Serbia is currently involved in a delicate, yet successful, dance with the regional powers that seek to increase their influence in the Balkan peninsula. The country has historically enjoyed friendly relations with Russia and since the collapse of Yugoslavia the country had strengthened those ties again. The Russians were highly critical of NATO involvement in the Yugoslav-wars and have since then been outspoken supporters of Serbia with regards to policy towards Kosovo. Much more recently, the Chinese have become increasingly interested in Serbia. Chinese investments in Serbia have increased drastically over the last ten years. The Serbian government has been very welcoming of such investments in Serbian infrastructure, for instance. The Chinese invest, but do not demand complicated political and economic reforms that only decrease the powerful position of the Vučić government. Paradoxically, the country has become increasingly attractive for Chinese investors due to the economic reforms that Serbia has passed as part of its EU accession process. Such neoliberal reforms have opened up the country for Chinese investments. As a result it is only in the interest of Vučić to play the waiting game with the EU, enjoying the level of attention from the EU, China and Russia at the same time.
A perfect illustration of this is how the government of Vučić has been successful in using its strategic position in the Balkans in its vaccination strategy. Serbia is developing itself as the vaccination hub of the Balkans and has vaccinated more of its population than any of the EU member states. It has done so well, because the country is using the U.S.-German Pfizer-BioNTech-, Russian Sputnik V- and Chinese Sinopharm vaccines. Serbia uses its abundance of vaccinations to influence its neighbours, with its donations to North Macedonia being a prime example. Serbia’s vaccination politics is a perfect illustration of the opportunistic foreign policy-making of the Vučić government. Vučić is aware of the privileged position between the East and West that Serbia is in and uses it to his advantage. It has become increasingly difficult for the EU to convince his government that Serbia would be better off becoming an EU member.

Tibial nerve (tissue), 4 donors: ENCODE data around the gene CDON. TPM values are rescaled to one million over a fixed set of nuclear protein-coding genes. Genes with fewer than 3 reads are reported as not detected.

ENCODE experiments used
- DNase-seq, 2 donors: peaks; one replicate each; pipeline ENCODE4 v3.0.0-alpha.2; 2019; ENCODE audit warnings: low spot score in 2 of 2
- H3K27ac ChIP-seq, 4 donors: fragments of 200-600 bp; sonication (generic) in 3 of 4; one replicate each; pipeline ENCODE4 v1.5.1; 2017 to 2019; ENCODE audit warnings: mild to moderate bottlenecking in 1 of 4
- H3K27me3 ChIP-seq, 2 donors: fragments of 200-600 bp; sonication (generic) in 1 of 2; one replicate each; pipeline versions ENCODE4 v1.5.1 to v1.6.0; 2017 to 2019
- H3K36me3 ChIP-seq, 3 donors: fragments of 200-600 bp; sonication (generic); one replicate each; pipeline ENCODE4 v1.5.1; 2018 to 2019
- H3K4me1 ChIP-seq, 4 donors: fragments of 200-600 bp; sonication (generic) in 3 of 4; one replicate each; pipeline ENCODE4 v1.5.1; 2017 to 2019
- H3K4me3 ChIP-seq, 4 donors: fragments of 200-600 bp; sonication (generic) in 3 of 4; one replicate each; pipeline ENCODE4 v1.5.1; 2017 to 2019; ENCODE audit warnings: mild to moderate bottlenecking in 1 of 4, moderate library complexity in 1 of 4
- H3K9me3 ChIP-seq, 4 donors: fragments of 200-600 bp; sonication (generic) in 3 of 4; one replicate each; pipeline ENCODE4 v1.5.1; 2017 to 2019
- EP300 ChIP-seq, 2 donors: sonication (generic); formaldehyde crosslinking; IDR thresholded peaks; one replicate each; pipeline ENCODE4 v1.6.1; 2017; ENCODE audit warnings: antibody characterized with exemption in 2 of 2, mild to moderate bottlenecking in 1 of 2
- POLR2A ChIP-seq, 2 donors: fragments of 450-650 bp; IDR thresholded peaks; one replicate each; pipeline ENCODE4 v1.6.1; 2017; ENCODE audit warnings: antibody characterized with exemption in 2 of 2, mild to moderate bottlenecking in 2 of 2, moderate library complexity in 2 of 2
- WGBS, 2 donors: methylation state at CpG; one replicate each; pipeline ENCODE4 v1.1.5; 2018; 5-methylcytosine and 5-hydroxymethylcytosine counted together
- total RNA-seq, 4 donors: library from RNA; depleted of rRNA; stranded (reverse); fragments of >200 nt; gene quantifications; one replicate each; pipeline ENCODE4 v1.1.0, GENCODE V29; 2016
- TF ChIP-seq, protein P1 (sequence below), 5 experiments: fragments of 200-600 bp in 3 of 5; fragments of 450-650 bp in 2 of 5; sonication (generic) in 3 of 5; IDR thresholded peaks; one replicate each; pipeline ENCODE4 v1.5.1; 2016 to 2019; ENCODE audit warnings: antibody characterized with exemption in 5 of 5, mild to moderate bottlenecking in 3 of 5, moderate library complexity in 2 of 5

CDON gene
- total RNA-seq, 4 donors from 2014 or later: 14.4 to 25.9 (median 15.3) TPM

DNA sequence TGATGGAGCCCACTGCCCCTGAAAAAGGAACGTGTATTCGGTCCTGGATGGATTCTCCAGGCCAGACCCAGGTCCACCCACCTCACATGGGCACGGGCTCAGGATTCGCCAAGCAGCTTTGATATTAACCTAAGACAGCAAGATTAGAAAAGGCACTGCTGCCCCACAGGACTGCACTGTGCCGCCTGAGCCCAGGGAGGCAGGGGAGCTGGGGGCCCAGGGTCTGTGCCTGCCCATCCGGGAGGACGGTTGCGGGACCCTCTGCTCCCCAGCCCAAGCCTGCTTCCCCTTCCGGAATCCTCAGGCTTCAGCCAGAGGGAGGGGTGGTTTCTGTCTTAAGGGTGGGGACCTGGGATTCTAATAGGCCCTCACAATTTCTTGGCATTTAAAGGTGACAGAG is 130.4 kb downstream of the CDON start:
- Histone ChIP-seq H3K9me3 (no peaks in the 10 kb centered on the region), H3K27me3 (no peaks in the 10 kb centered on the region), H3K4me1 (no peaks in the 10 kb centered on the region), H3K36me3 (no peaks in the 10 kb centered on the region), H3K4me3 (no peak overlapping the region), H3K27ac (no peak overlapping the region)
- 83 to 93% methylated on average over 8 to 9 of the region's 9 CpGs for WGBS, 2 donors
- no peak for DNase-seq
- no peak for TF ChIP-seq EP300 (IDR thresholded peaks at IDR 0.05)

Serbian alternatives for EU membership
Because of the anti-EU rhetoric of Vučić, public opinion on EU membership has steadily decreased, which has its implications on the likelihood of Serbia becoming an EU member in the near future. As virtually all of the media in Serbia are (partially) controlled by Vučić government, the Serbians have a distorted view of the EU. The Serbian government has put much effort into convincing the Serbian public that it is China, not the EU, that Serbia can count on. A majority of people now perceive China as the largest donor of aid and investor in the country, even though European investments remain significantly higher than Chinese investments. 40% of respondent in Serbia thought China was the largest donor to the country, 15% thought it was Russia, while only 18% thought it was the EU. This despite the fact that the Chinese have donated approximately 6.6 million euros, while the EU – without including donations of individual member states – has donated about 1819.2 million euros. The Russians never disclosed official numbers.